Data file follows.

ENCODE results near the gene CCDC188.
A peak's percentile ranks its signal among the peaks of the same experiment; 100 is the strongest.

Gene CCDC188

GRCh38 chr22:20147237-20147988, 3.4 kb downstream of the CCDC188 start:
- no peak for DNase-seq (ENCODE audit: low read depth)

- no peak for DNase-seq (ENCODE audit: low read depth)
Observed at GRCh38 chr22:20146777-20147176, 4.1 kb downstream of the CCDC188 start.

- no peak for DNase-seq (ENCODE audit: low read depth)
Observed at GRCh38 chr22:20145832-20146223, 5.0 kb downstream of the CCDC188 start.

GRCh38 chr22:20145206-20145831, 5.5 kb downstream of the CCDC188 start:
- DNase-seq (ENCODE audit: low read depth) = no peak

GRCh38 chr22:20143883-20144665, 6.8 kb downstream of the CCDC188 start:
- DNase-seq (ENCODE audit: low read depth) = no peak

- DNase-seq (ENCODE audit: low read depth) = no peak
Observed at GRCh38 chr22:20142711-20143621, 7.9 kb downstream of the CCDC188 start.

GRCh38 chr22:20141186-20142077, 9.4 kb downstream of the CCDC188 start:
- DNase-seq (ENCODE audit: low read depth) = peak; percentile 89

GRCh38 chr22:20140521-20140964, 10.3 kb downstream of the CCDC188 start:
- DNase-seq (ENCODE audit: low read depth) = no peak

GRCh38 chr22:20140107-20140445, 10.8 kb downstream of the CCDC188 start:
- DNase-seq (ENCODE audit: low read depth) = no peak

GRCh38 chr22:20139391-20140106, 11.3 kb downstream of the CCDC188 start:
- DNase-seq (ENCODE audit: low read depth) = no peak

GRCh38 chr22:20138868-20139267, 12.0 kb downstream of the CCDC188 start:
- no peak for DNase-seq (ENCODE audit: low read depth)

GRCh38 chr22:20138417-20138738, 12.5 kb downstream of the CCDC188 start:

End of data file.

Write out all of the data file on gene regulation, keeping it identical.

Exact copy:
ENCODE results near the gene CCDC188.
A peak's percentile ranks its signal among the peaks of the same experiment; 100 is the strongest.

Gene CCDC188

GRCh38 chr22:20147237-20147988, 3.4 kb downstream of the CCDC188 start:
- no peak for DNase-seq (ENCODE audit: low read depth)

- no peak for DNase-seq (ENCODE audit: low read depth)
Observed at GRCh38 chr22:20146777-20147176, 4.1 kb downstream of the CCDC188 start.

- no peak for DNase-seq (ENCODE audit: low read depth)
Observed at GRCh38 chr22:20145832-20146223, 5.0 kb downstream of the CCDC188 start.

GRCh38 chr22:20145206-20145831, 5.5 kb downstream of the CCDC188 start:
- DNase-seq (ENCODE audit: low read depth) = no peak

GRCh38 chr22:20143883-20144665, 6.8 kb downstream of the CCDC188 start:
- DNase-seq (ENCODE audit: low read depth) = no peak

- DNase-seq (ENCODE audit: low read depth) = no peak
Observed at GRCh38 chr22:20142711-20143621, 7.9 kb downstream of the CCDC188 start.

GRCh38 chr22:20141186-20142077, 9.4 kb downstream of the CCDC188 start:
- DNase-seq (ENCODE audit: low read depth) = peak; percentile 89

GRCh38 chr22:20140521-20140964, 10.3 kb downstream of the CCDC188 start:
- DNase-seq (ENCODE audit: low read depth) = no peak

GRCh38 chr22:20140107-20140445, 10.8 kb downstream of the CCDC188 start:
- DNase-seq (ENCODE audit: low read depth) = no peak

GRCh38 chr22:20139391-20140106, 11.3 kb downstream of the CCDC188 start:
- DNase-seq (ENCODE audit: low read depth) = no peak

GRCh38 chr22:20138868-20139267, 12.0 kb downstream of the CCDC188 start:
- no peak for DNase-seq (ENCODE audit: low read depth)

GRCh38 chr22:20138417-20138738, 12.5 kb downstream of the CCDC188 start: